Economic growth not sustainable without adequate energy resources
LAMBERTO DINIOver the years, the Eurasian Economic Summits, organized by the Marmara Foundation, have proved to be a valuable opportunity for high-level discussions, a significant forum where delegates can freely express their views and deliberate on the major challenges that their countries and the world at large have to face. The 15th Eurasian Economic Summit, to be held on April 10-12, 2012, fulfils the long-established ambition of shaping global, regional and industry agendas by debating economic and social strategies: political, business, academic and other leaders of society will be engaged in brainstorming, so as to identify obstacles to growth as well as possible paths for achieving sustainable economic progress.
National economies are increasingly interconnected through foreign trade and foreign investments. In a global economic environment, it is more important than ever for countries to control the fundamentals governing economic growth and development. How to deal with world-wide challenges such as shifting to a low-carbon economy, fostering economic growth and enhancing social and environmental sustainability?
As a matter of principle, economic growth cannot be sustained without adequate energy supplies at reasonable prices. Rising energy demand and restricted supply have indeed the potential to stem world economic progress, as conditions of energy shortage or abundance are likely to affect all countries, making them deeply dependent on one another. This explains why, despite the existence of extensive fossil fuel reserves, energy security has recently come into play as an increasingly urgent risk.
On the other hand, the long-term forecasts of climate change effects and fossil fuel costs are pushing many governments to provide financial incentives to help developing other types of energy sources, namely renewables, which could be relied upon in the future if they become economically viable. Substantial resources are thus invested in “green growth,” promoting clean energy, energy efficiency and low-carbon transport systems.
Since scarcity of resources and failing economic conditions in one single country could impact on entire regions, regional and international cooperation between energy producers and consumer countries is becoming indispensible, in order to ensure continuous, stable and safe energy supply. Acting together is the only possible way to fight global threats such as a scarcity of energy resources and the effects of climate change. Decision-makers must thus give their full support to initiatives which aim to improve global and regional risk resilience and at reducing the danger of critical failures in industry and essential services.
Eurasia is an area which would greatly benefit from regional cooperation in the energy sector. Besides its political and cultural significance, it is a territory of the highest geopolitical and strategic value, because of its energy resources such as oil and natural gas reserves. At the same time, Eurasia is also one of the main roads for energy transport, which implies great potentialities for growth. It would thus be convenient to engage in concrete cooperation projects such as building common infrastructures that would benefit the economies of all the countries involved.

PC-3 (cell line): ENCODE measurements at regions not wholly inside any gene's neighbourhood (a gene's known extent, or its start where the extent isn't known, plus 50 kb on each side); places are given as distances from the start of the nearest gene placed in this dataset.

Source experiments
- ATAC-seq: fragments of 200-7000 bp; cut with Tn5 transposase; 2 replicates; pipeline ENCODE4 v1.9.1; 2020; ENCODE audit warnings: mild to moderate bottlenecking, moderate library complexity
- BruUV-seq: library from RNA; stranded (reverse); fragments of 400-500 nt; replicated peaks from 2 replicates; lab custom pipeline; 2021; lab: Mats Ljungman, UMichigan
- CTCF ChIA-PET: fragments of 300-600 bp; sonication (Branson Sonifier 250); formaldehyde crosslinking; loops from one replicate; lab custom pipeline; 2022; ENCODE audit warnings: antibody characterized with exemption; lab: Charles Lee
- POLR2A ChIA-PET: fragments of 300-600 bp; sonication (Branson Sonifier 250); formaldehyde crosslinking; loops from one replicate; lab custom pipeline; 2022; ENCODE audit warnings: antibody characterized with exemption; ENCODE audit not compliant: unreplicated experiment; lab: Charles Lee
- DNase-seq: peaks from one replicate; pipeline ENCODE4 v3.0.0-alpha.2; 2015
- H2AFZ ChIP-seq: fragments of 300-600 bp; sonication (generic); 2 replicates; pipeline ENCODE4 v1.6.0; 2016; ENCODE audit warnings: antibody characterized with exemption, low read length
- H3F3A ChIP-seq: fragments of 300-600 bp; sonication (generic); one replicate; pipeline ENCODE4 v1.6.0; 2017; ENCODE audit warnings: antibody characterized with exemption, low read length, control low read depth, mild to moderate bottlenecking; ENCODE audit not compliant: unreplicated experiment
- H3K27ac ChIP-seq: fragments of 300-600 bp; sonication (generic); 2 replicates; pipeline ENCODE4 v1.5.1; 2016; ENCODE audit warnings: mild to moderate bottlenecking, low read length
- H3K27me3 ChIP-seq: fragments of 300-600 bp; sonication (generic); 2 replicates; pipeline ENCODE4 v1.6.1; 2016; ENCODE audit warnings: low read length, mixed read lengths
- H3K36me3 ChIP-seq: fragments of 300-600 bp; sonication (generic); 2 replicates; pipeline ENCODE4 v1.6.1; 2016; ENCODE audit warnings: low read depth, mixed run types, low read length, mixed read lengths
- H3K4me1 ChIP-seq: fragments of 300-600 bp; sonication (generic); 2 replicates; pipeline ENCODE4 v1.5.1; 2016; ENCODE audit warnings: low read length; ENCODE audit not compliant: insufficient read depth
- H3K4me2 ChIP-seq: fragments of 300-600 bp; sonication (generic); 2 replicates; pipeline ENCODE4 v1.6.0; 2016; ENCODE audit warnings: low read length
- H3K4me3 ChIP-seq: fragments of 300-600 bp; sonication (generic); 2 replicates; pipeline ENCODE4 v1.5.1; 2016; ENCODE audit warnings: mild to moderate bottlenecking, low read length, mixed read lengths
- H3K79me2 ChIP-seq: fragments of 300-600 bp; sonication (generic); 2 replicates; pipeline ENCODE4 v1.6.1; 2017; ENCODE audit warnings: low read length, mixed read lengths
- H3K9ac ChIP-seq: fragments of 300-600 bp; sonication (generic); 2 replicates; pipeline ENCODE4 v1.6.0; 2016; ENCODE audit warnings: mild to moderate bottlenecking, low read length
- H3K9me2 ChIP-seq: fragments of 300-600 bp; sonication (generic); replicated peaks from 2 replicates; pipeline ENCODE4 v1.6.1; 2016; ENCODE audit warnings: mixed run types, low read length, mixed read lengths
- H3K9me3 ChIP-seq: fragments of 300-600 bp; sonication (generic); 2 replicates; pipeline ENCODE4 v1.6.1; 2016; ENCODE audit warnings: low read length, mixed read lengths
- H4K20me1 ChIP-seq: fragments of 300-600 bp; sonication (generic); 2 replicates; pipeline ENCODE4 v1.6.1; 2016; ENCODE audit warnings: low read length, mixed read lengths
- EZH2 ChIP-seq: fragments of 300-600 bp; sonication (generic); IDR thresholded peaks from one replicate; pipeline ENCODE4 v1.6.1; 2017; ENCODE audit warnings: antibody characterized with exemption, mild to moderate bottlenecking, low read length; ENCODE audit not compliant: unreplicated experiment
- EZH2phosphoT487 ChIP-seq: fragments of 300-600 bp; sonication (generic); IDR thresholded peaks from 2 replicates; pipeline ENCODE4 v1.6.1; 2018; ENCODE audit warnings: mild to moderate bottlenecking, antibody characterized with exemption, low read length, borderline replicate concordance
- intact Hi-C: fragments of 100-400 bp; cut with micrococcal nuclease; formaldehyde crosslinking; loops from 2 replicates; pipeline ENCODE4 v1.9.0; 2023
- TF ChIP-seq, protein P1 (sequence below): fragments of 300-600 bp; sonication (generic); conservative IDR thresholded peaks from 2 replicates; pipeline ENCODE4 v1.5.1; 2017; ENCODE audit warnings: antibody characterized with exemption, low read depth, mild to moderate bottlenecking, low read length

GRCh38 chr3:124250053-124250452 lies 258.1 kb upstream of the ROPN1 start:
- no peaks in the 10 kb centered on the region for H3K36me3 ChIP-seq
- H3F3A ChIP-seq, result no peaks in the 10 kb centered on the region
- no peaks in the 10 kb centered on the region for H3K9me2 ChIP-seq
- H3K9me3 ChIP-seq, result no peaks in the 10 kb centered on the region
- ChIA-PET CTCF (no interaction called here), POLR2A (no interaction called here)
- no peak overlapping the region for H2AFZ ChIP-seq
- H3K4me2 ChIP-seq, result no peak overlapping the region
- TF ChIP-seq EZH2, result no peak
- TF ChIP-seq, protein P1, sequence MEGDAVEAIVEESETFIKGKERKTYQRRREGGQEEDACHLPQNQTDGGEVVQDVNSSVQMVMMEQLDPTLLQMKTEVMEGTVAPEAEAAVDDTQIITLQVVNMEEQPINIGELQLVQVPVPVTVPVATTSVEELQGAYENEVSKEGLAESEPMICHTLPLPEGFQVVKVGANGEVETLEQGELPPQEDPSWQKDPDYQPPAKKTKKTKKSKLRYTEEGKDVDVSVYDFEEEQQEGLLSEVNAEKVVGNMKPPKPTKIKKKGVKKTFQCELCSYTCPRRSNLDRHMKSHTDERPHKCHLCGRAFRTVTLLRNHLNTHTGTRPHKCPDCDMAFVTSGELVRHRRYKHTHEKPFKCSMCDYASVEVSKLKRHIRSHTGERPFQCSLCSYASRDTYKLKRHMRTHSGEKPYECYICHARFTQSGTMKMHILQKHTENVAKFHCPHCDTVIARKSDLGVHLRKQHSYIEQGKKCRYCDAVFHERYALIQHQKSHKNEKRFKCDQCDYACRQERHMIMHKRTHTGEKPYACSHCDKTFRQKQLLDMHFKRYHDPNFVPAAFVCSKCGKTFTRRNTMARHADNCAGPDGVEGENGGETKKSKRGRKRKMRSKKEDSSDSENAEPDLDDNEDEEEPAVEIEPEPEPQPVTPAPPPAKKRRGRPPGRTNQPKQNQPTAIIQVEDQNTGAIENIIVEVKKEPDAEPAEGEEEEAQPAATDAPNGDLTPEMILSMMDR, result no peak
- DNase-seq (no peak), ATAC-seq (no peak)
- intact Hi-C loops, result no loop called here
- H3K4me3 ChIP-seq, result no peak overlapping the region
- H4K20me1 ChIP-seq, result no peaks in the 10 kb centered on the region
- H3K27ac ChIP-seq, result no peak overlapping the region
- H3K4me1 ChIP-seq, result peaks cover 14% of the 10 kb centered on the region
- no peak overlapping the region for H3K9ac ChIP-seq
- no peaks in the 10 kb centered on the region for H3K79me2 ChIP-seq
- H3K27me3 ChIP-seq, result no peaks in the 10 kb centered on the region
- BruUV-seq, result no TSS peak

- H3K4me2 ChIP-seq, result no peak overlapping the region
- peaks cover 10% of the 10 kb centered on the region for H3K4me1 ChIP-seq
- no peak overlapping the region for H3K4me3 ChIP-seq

Such a strategy would represent a sound basis for long-term economic development. Close and steady economic relationships would be an advantage for everyone: countries that have an abundant energy surplus could rely on trusted purchasers, while countries that are dependent on imports could take advantage of stable and secure energy supplies.
It is important to underline that the cooperation within Eurasia will not only boost economic growth, but also promote peace and stability in the whole region. Closer relationships among these countries will significantly contribute to intercultural dialogue and the dissemination of the values of pluralism, respect for human rights and gender equality. This major topic will be widely discussed and analyzed during the summit, with specific attention devoted to the women’s participation in social and economic life and to the implementation of gender mainstreaming policies.
Rising energy demand and
restricted supply have indeed the
potential to stem world economic
progress, as conditions of
energy shortage or abundance
are likely to affect all countries,
making them deeply dependent
on one another. This explains
why, despite the existence of
extensive fossil fuel reserves,
energy security has recently
come into play as an
increasingly urgent risk.
Economic growth will be inspired by resource-efficiency, environmental sustainability and social welfare. To this end, the 15th Eurasian Economic Summit will define strategies and tools, spearheading efforts to rethink economic development, reshape corporate governance and deal with rising demands on energy and infrastructure.
Former Italian Prime Minister Lamberto Dini
Mr. Dini will deliver an opening speech at the Energy, Economy Environment and Development session today.